In Scotland, and more widely in Britain and Ireland, we have had particular success, long ago extirpating the last wolves and lynxes with which we once shared ecosystems and confining other predators to small remnants of their historic ranges.
However, there is now mounting evidence that those once-hated native predators play an essential role in regulating prey. Additionally, new evidence is emerging that the eradication of native predators has led, in part, to the invasive species crisis we face today.
At the same time, humans have transported species that we value outside of their native ranges. By introducing animals, plants, and microorganisms into ecosystems where they did not evolve, we have inadvertently created invasive species that drive native species to extinction by eating, competing with, and exposing them to new diseases. During the last century, invasive species were the main cause of the extinction of vertebrate species.
Mounting evidence suggests that once-hated native predators are essential to regulating invasive prey. In fact, our new research, published in Global Change Biology, shows that the eradication of native predators has partially caused the invasive species crisis we face today.
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But we also find that all is not lost. Examining a series of surveys that included public sightings of gray squirrels and pine martens, a small carnivore and member of the weasel family that was hunted until legal protection took effect in the 1980s, between 2007 and 2019 in Ireland, we show how the return of a native predator can cause the rapid decline of a long-established invasive species (the gray squirrel) across entire landscapes.
We study populations of both species to uncover characteristics that determine a native predator’s ability to control an invasive species after restoration.
These include the predator’s ability to switch prey, the invading prey’s failure to recognize or respond to the threat of a newly recovered predator, and the availability of areas in which the prey can hide to escape.
Understanding why this is the case can reveal when and where restoring native predators will help control an invasive species. For example, sika deer are native to East Asia but became invasive in Scotland, Ireland, and throughout mainland Europe after they were introduced in the late 18th century.
The Eurasian lynx, a deer predator once widespread throughout Europe, was eradicated from most of its former range in the early 20th century. Like the gray squirrel with the marten, the sika deer evolved in the absence of the lynx and is likely to behave similarly when faced with a native predator, failing to recognize the threat.
Lynx tend to switch between the deer species it hunts and have a proven ability to suppress deer populations. There are also no areas available for deer that the lynx cannot access either. These factors combined suggest that restoring lynx populations will benefit ecosystems in which sika deer are invasive. The lynx is likely to have a greater effect on these invasive populations where alternative prey (such as roe deer) are scarce or absent, such as in Great Britain and Ireland.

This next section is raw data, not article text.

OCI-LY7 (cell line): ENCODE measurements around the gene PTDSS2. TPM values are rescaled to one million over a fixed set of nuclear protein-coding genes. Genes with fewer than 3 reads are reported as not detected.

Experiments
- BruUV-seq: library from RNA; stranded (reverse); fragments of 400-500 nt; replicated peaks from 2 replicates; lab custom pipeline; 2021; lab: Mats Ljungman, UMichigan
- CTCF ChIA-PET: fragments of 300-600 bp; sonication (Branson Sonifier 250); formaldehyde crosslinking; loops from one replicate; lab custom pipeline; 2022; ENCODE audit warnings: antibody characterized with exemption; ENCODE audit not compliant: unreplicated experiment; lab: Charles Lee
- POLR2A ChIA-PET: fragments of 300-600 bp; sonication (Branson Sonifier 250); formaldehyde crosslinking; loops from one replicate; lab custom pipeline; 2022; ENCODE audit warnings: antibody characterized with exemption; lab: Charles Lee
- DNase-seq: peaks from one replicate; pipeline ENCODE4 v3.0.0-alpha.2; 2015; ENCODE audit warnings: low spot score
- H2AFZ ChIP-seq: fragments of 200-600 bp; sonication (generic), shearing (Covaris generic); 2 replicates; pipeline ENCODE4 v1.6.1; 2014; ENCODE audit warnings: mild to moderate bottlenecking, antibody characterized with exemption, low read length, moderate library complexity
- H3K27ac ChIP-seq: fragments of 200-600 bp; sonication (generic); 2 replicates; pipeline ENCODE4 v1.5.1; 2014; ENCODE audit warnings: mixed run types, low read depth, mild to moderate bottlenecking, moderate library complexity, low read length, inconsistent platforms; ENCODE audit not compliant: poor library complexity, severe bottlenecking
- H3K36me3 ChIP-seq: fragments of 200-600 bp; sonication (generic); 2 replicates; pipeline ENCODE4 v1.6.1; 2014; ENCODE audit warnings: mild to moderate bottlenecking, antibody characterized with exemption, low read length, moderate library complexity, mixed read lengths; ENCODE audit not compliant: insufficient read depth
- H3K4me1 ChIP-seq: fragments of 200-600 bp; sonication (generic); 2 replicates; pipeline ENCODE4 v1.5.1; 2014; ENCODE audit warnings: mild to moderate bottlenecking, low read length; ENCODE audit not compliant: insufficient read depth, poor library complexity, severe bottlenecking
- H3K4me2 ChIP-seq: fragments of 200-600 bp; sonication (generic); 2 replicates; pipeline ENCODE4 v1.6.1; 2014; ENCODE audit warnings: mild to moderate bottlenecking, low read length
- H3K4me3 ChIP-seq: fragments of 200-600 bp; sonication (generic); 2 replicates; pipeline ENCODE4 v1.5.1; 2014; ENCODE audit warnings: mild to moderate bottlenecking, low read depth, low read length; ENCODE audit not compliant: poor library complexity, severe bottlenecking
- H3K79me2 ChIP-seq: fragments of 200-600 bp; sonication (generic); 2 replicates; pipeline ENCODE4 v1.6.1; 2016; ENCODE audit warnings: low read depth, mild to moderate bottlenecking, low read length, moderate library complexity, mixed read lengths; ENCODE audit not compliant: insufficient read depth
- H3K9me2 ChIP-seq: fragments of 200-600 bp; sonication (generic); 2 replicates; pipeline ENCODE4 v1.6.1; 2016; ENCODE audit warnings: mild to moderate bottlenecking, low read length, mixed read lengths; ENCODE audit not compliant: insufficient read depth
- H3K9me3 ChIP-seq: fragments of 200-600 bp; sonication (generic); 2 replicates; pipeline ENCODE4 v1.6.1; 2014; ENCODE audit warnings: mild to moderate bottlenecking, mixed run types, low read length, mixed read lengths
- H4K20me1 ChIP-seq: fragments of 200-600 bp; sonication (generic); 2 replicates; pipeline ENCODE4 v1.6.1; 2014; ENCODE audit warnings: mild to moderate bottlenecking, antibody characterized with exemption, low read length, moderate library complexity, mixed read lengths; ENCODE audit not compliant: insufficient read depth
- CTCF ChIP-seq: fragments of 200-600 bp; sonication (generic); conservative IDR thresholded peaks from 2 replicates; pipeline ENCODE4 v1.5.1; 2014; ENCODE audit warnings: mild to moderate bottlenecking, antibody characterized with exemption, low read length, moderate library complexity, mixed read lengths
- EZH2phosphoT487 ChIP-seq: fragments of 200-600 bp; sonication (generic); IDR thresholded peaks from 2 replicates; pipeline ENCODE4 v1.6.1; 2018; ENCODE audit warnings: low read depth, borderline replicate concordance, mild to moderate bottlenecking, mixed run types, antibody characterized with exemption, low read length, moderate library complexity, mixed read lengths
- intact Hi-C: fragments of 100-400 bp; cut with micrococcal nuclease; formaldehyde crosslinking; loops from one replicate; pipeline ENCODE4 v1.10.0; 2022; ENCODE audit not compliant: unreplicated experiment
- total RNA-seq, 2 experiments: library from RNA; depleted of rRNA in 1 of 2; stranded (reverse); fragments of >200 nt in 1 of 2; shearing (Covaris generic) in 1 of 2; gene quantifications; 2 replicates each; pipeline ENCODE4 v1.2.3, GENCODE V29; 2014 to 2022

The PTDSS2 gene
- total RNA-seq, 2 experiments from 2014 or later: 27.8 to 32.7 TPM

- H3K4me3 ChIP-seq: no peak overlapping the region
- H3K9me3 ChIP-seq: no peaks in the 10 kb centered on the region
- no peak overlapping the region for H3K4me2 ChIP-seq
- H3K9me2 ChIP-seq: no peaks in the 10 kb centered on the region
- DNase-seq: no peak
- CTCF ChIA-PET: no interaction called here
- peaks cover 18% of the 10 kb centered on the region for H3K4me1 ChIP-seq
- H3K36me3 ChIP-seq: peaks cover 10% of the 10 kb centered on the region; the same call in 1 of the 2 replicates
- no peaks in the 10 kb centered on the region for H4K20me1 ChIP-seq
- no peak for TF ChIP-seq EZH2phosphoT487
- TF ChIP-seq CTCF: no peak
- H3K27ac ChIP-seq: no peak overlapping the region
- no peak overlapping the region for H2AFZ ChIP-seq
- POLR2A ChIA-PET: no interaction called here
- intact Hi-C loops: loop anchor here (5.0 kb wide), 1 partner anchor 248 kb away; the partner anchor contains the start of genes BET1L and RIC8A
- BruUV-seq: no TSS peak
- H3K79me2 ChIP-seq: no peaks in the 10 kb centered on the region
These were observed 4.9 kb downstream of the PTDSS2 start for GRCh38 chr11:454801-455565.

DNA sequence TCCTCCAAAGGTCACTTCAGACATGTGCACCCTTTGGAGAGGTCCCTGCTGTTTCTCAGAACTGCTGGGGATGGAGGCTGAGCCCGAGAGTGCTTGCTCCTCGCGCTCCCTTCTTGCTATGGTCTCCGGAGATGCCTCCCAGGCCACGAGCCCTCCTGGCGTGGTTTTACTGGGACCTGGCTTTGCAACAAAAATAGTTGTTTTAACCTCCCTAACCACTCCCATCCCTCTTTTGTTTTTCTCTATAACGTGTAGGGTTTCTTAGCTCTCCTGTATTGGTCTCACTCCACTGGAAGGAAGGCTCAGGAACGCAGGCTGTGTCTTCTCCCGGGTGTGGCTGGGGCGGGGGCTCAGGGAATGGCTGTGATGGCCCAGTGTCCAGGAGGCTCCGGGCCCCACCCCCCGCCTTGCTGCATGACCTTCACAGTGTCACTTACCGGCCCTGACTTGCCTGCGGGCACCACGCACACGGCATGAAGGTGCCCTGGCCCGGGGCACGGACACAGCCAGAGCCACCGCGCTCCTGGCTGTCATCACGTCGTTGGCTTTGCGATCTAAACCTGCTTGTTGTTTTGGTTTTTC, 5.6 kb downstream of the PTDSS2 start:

The natural recovery of some large native predators in continental Europe is well advanced thanks to conservation efforts and legal protection. Despite intensive agriculture and urban sprawl, all the species has needed to recolonize their historical range is for people to stop killing them.
Unaided recovery of extinct predators is clearly not going to happen on insular Britain. Any active reintroduction of large native predators would require a social consensus that does not currently exist.
Opponents readily claim that there is not enough space for such widely distributed animals in the crowded British Isles. However, the view that large carnivores can only persist apart from people in large protected areas, such as those found in the wilderness of North America or in the fenced reserves of South Africa, has been completely falsified.
The alternative scenario of managed coexistence relies on people and predators learning to live together again. It unfolds now, with cougars and bobcats roaming San Francisco parks and Swiss towns; wolves breeding in crowded, heavily agricultural landscapes of Belgium and Holland; and black bears that frequent suburbs across the United States.
Carnivores are highly adaptable and can live alongside us, providing ecosystem services and occasional nuisances, in our highly altered and human-dominated worlds.
Opposition to predator recovery is not a space issue but a tolerance issue, reflecting a lack of awareness of the benefits of predator recovery, such as suppression of certain established invasives, and an overemphasis on the drawbacks are well tolerated in other countries.
Our research offers an ecological rationale for restoring native predators: to help control and limit the spread of invasive species.
However, it would be naive to pretend that this is the only important factor. Living alongside large carnivores has consequences, including occasional livestock and pet losses that cannot be avoided, but can be reduced with proactive management.
Achieving the broad social acceptance required for the restoration of any native predator population must encompass considerations of the likely social benefit of alleviating the crisis caused by harmful invasive species and plans to mitigate the inconveniences and losses suffered by a disproportionately affected minority.
Dr. Joshua P Twining is a Postdoctoral Research Scientist at Cornell University in the US; Professor Xavier Lambin is Professor of Zoology at the University of Aberdeen.